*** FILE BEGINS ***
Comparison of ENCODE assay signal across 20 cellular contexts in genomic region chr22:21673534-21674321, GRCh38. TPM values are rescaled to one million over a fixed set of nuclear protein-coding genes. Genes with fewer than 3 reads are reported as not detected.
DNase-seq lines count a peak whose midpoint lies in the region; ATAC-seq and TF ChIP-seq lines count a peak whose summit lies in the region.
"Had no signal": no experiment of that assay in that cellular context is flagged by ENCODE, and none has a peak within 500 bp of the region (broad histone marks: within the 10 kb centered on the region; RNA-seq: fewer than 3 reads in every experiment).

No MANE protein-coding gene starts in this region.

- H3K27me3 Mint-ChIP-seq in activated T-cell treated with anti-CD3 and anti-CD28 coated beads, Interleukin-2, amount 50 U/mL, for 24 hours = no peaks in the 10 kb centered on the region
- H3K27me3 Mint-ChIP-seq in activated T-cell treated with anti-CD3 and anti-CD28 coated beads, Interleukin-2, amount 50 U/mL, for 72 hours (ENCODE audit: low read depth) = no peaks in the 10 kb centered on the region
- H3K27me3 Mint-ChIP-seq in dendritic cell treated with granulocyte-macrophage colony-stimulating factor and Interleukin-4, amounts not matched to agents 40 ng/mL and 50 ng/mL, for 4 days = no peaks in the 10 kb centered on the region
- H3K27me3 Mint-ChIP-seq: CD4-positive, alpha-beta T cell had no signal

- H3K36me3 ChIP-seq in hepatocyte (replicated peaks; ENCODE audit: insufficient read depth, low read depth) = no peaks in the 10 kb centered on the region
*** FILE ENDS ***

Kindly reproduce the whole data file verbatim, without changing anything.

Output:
Comparison of ENCODE assay signal across 20 cellular contexts in genomic region chr22:21673534-21674321, GRCh38. TPM values are rescaled to one million over a fixed set of nuclear protein-coding genes. Genes with fewer than 3 reads are reported as not detected.
DNase-seq lines count a peak whose midpoint lies in the region; ATAC-seq and TF ChIP-seq lines count a peak whose summit lies in the region.
"Had no signal": no experiment of that assay in that cellular context is flagged by ENCODE, and none has a peak within 500 bp of the region (broad histone marks: within the 10 kb centered on the region; RNA-seq: fewer than 3 reads in every experiment).

No MANE protein-coding gene starts in this region.

- H3K27me3 Mint-ChIP-seq in activated T-cell treated with anti-CD3 and anti-CD28 coated beads, Interleukin-2, amount 50 U/mL, for 24 hours = no peaks in the 10 kb centered on the region
- H3K27me3 Mint-ChIP-seq in activated T-cell treated with anti-CD3 and anti-CD28 coated beads, Interleukin-2, amount 50 U/mL, for 72 hours (ENCODE audit: low read depth) = no peaks in the 10 kb centered on the region
- H3K27me3 Mint-ChIP-seq in dendritic cell treated with granulocyte-macrophage colony-stimulating factor and Interleukin-4, amounts not matched to agents 40 ng/mL and 50 ng/mL, for 4 days = no peaks in the 10 kb centered on the region
- H3K27me3 Mint-ChIP-seq: CD4-positive, alpha-beta T cell had no signal

- H3K36me3 ChIP-seq in hepatocyte (replicated peaks; ENCODE audit: insufficient read depth, low read depth) = no peaks in the 10 kb centered on the region